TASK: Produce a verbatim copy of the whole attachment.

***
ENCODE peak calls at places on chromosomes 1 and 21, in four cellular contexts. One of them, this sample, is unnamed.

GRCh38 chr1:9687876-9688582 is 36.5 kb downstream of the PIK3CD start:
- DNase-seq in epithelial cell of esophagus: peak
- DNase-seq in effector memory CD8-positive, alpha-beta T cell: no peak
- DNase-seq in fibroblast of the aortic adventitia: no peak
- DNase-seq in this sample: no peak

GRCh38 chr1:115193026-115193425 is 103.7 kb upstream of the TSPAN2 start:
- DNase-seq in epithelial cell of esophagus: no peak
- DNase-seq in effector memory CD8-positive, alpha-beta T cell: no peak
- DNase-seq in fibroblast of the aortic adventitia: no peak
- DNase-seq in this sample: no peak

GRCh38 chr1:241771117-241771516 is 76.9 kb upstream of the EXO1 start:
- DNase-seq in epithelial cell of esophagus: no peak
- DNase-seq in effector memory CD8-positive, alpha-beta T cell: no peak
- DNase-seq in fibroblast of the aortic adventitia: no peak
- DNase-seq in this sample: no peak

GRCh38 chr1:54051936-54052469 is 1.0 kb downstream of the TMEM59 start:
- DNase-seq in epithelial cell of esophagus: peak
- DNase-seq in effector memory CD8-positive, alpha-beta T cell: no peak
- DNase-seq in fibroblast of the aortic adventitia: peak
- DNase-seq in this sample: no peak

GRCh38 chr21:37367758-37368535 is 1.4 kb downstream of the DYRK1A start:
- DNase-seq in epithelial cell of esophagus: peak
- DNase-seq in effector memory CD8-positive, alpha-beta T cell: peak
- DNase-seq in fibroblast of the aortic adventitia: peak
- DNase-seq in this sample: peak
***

ENCODE peak calls at places on chromosomes 1 and 21, in four cellular contexts. One of them, this sample, is unnamed.

GRCh38 chr1:9687876-9688582 is 36.5 kb downstream of the PIK3CD start:
- DNase-seq in epithelial cell of esophagus: peak
- DNase-seq in effector memory CD8-positive, alpha-beta T cell: no peak
- DNase-seq in fibroblast of the aortic adventitia: no peak
- DNase-seq in this sample: no peak

GRCh38 chr1:115193026-115193425 is 103.7 kb upstream of the TSPAN2 start:
- DNase-seq in epithelial cell of esophagus: no peak
- DNase-seq in effector memory CD8-positive, alpha-beta T cell: no peak
- DNase-seq in fibroblast of the aortic adventitia: no peak
- DNase-seq in this sample: no peak

GRCh38 chr1:241771117-241771516 is 76.9 kb upstream of the EXO1 start:
- DNase-seq in epithelial cell of esophagus: no peak
- DNase-seq in effector memory CD8-positive, alpha-beta T cell: no peak
- DNase-seq in fibroblast of the aortic adventitia: no peak
- DNase-seq in this sample: no peak

GRCh38 chr1:54051936-54052469 is 1.0 kb downstream of the TMEM59 start:
- DNase-seq in epithelial cell of esophagus: peak
- DNase-seq in effector memory CD8-positive, alpha-beta T cell: no peak
- DNase-seq in fibroblast of the aortic adventitia: peak
- DNase-seq in this sample: no peak

GRCh38 chr21:37367758-37368535 is 1.4 kb downstream of the DYRK1A start:
- DNase-seq in epithelial cell of esophagus: peak
- DNase-seq in effector memory CD8-positive, alpha-beta T cell: peak
- DNase-seq in fibroblast of the aortic adventitia: peak
- DNase-seq in this sample: peak